I'm a novice in DSP and I have few doubts regarding the $\mathcal Z$-transform and its region of convergence (ROC).

I know what a $\mathcal Z$-transform is. But I'm having trouble with understanding the ROC. First of all I have some confusion with $X(z)$ and $x(z)$. I easily get caught by exchanging these terms. I know the ROC defines the region of where the $\mathcal Z$-transform exists. From the web and my books states that:

If $x[n]$ is a finite-duration sequence, then the ROC is the entire $z$-plane, except possibly $z = 0$ or $\lvert z\rvert = \infty$. A finite-duration sequence is a sequence that is nonzero in a finite interval $n_1 \le n \le n_2$

And later it says:

When $n_2 > 0 $ there will be a $z^{-1}$ term and thus the ROC will not include $z=0$. When $n_1 < 0$ then the sum will be infinite and thus the ROC will not include $\lvert z\rvert=\infty$.

This is where I get stuck!. What they try to say in the above line "When $n_2 > 0$ there will be a $z^{-1}$ term and thus the ROC will not include $z=0$" What do they mean by $z=0$? Are they substituting $z$ as $0$, if so in which equation?

How do we calculate the region of convergence for an infinite sequence?

  • 1
    $\begingroup$ It will be nice to get a couple different perspectives on this... $\endgroup$
    – Matt M.
    Oct 31, 2011 at 17:17

1 Answer 1


To be completely honest, I thought the theory behind the Z-transform was kinda opaque in college too. In hindsight, taking a course in complex analysis would have made it clearer. And I too dislike the notational conventions that seem to be used for this stuff. Strictly speaking, the usual convention here is that

  • $x[n]$ denotes a discrete-time sequence
    • $n\in \mathbb{Z}$
    • the brackets denote a discrete argument
  • $X(z)$ denotes a continuous-valued transformed function
    • $z\in\mathbb{C}$ (is a complex number)
    • the parentheses denote a function accepting a continuous-valued parameter
    • the capital $X$ denotes a transformed version of some other function/sequence $x$ (a similar notation is used for Fourier transforms: $F(j\omega)\leftrightarrow f(t)$

What do they mean by z=0? Are they substituting z as 0, if so in which equation?

They mean, just plug $z=0$ into your usual definition of the Z-transform.

$X(z) = \sum_{n=\infty}^{\infty} x[n] z^{-n}$

Generally (more precisely, when $x[n] \ne 0$ for some $n \ne 0$), this sum will diverge (to infinity) for some complex $z$. For instance, let $x[0] = 1, x[1] = 1$, and $x[n]=0$ for $n<0$ and $n>1$. Then $X(z) = 1 + z^{-1}$. The ROC does not includes $z=0$, for $\lim_{z\rightarrow 0} X(z)=\infty$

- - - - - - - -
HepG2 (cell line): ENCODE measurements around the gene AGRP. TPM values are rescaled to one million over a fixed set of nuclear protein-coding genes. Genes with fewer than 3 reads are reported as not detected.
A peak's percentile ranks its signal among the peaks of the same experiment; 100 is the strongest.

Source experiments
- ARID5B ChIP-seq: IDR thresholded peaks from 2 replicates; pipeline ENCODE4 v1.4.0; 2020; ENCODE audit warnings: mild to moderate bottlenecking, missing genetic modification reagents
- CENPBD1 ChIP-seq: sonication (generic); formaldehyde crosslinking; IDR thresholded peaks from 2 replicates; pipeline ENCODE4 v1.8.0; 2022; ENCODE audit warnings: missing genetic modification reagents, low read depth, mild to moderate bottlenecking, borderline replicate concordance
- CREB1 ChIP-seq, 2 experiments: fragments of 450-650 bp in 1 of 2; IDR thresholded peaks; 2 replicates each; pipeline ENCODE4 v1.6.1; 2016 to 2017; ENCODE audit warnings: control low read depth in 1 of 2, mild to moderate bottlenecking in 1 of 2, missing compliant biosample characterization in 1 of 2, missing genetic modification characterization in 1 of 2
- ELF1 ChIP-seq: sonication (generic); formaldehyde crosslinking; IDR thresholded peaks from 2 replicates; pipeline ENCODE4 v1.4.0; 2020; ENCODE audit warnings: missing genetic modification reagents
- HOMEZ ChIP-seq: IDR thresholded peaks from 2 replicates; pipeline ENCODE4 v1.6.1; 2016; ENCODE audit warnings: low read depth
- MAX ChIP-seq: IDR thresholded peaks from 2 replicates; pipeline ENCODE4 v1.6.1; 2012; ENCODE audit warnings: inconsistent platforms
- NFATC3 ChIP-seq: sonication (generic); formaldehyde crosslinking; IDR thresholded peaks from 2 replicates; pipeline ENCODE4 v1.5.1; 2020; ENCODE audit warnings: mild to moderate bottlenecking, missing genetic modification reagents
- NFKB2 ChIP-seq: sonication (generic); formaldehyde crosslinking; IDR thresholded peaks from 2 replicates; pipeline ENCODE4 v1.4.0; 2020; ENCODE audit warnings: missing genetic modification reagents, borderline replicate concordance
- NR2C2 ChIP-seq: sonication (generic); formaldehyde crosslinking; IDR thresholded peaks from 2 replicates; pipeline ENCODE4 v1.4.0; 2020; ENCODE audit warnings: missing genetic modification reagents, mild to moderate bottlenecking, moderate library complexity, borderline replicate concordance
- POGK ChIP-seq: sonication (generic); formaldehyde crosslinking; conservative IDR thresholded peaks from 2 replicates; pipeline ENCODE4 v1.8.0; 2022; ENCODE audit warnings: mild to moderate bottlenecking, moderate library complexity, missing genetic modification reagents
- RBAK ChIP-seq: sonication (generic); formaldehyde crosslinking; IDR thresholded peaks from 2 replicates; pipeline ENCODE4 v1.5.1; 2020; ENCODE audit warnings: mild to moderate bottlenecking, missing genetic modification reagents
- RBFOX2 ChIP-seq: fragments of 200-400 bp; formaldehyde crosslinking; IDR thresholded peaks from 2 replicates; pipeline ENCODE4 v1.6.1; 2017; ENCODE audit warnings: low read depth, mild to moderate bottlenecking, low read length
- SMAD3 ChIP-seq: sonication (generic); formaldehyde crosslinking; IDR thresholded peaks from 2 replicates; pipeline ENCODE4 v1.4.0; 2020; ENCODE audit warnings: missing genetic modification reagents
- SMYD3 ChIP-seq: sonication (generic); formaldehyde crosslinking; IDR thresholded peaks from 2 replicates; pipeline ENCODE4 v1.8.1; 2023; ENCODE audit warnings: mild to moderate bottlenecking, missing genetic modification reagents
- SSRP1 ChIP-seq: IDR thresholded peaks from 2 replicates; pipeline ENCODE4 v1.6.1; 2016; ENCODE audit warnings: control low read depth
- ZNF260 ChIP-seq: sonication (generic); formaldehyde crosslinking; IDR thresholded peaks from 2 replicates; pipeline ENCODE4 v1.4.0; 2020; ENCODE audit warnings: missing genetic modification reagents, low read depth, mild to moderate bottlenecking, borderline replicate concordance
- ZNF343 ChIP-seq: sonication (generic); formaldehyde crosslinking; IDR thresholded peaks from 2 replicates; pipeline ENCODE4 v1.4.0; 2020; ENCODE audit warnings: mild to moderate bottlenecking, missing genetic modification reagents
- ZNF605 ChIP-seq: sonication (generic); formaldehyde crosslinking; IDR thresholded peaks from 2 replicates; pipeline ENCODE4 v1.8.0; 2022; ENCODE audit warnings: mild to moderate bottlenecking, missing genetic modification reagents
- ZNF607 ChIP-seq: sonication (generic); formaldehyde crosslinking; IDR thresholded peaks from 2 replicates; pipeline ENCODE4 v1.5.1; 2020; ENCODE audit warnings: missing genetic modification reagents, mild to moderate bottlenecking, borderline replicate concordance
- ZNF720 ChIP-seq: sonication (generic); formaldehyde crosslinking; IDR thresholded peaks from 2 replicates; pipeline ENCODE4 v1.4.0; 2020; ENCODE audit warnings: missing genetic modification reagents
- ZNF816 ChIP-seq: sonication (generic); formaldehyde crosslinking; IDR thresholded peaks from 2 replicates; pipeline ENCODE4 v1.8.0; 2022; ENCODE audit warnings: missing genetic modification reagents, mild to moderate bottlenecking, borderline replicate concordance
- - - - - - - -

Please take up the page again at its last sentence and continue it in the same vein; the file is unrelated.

When your text says "When $n_2>0$ there will be a $z^{−1}$ term and thus the ROC will not include $z=0$", what they mean by that is, when $x[n]$ is nonzero for some $n>0$, it is unavoidable for the z-transform to include a $z^{-n}$ term, which diverges to infinity at $z=0$. That's all.

How do we calculate the region of convergence for an infinite sequence?

Lots of math. Ha!

srsly, the way this is done is to obtain an algebraic formulation for the sequence in question, plug it into the Z-transform definition, and use the tools available from the analysis of geometric series (and complex power series) to determine where this Z-transform converges/diverges. In practice, determining whether $|z|=1$ converges is the most important question to answer, because that determines stability, and whether or not you can obtain a frequency response from the system, etc. But causality might matter too, depending on what you're doing.

  • $\begingroup$ what do you mean by The ROC does not includes z=0, for limz→0X(z)=∞ Since z^-0 haven't came in X(z), this what the statement say's? $\endgroup$
    – Ant's
    Nov 1, 2011 at 2:40
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    $\begingroup$ @Ant's (I think what the OP is asking is what is 'z' exactly?) So basically Ant, AFAIK, $ \Large{z = e^{(j\frac {2\pi f}{f_s} )}} $. Basically, the z-transform is analogous to the discrete fourier transform. (DFT). For a lot of control analysis where they want to look at stability they usually just replace that complex exponential with 'z' to make it easier to work with. $\endgroup$
    – Spacey
    Nov 5, 2011 at 21:49

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